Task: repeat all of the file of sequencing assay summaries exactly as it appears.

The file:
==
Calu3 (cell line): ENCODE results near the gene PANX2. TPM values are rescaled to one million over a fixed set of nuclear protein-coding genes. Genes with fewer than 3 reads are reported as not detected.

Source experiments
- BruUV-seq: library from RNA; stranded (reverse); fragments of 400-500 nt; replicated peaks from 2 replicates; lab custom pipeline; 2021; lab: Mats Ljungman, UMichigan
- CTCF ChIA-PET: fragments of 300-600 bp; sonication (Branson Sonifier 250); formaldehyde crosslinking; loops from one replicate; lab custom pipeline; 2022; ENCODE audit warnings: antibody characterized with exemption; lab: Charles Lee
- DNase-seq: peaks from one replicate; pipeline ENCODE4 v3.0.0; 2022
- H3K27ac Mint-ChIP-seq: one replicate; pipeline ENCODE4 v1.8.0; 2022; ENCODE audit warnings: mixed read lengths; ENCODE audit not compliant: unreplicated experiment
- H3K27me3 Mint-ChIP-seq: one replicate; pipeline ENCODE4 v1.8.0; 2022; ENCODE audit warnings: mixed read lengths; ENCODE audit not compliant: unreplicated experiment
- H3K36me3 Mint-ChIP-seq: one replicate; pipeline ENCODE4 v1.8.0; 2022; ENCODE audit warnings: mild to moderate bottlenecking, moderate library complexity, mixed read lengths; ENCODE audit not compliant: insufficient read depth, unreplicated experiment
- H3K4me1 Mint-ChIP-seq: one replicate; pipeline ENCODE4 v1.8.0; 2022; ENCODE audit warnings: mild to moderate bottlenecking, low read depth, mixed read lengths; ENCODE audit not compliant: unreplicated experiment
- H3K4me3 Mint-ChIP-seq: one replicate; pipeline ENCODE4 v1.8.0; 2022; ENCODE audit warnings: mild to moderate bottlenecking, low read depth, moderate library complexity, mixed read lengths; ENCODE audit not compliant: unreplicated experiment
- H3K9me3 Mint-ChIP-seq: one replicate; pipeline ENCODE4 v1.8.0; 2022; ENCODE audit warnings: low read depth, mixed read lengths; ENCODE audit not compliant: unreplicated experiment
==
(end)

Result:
Calu3 (cell line): ENCODE results near the gene PANX2. TPM values are rescaled to one million over a fixed set of nuclear protein-coding genes. Genes with fewer than 3 reads are reported as not detected.

Source experiments
- BruUV-seq: library from RNA; stranded (reverse); fragments of 400-500 nt; replicated peaks from 2 replicates; lab custom pipeline; 2021; lab: Mats Ljungman, UMichigan
- CTCF ChIA-PET: fragments of 300-600 bp; sonication (Branson Sonifier 250); formaldehyde crosslinking; loops from one replicate; lab custom pipeline; 2022; ENCODE audit warnings: antibody characterized with exemption; lab: Charles Lee
- DNase-seq: peaks from one replicate; pipeline ENCODE4 v3.0.0; 2022
- H3K27ac Mint-ChIP-seq: one replicate; pipeline ENCODE4 v1.8.0; 2022; ENCODE audit warnings: mixed read lengths; ENCODE audit not compliant: unreplicated experiment
- H3K27me3 Mint-ChIP-seq: one replicate; pipeline ENCODE4 v1.8.0; 2022; ENCODE audit warnings: mixed read lengths; ENCODE audit not compliant: unreplicated experiment
- H3K36me3 Mint-ChIP-seq: one replicate; pipeline ENCODE4 v1.8.0; 2022; ENCODE audit warnings: mild to moderate bottlenecking, moderate library complexity, mixed read lengths; ENCODE audit not compliant: insufficient read depth, unreplicated experiment
- H3K4me1 Mint-ChIP-seq: one replicate; pipeline ENCODE4 v1.8.0; 2022; ENCODE audit warnings: mild to moderate bottlenecking, low read depth, mixed read lengths; ENCODE audit not compliant: unreplicated experiment
- H3K4me3 Mint-ChIP-seq: one replicate; pipeline ENCODE4 v1.8.0; 2022; ENCODE audit warnings: mild to moderate bottlenecking, low read depth, moderate library complexity, mixed read lengths; ENCODE audit not compliant: unreplicated experiment
- H3K9me3 Mint-ChIP-seq: one replicate; pipeline ENCODE4 v1.8.0; 2022; ENCODE audit warnings: low read depth, mixed read lengths; ENCODE audit not compliant: unreplicated experiment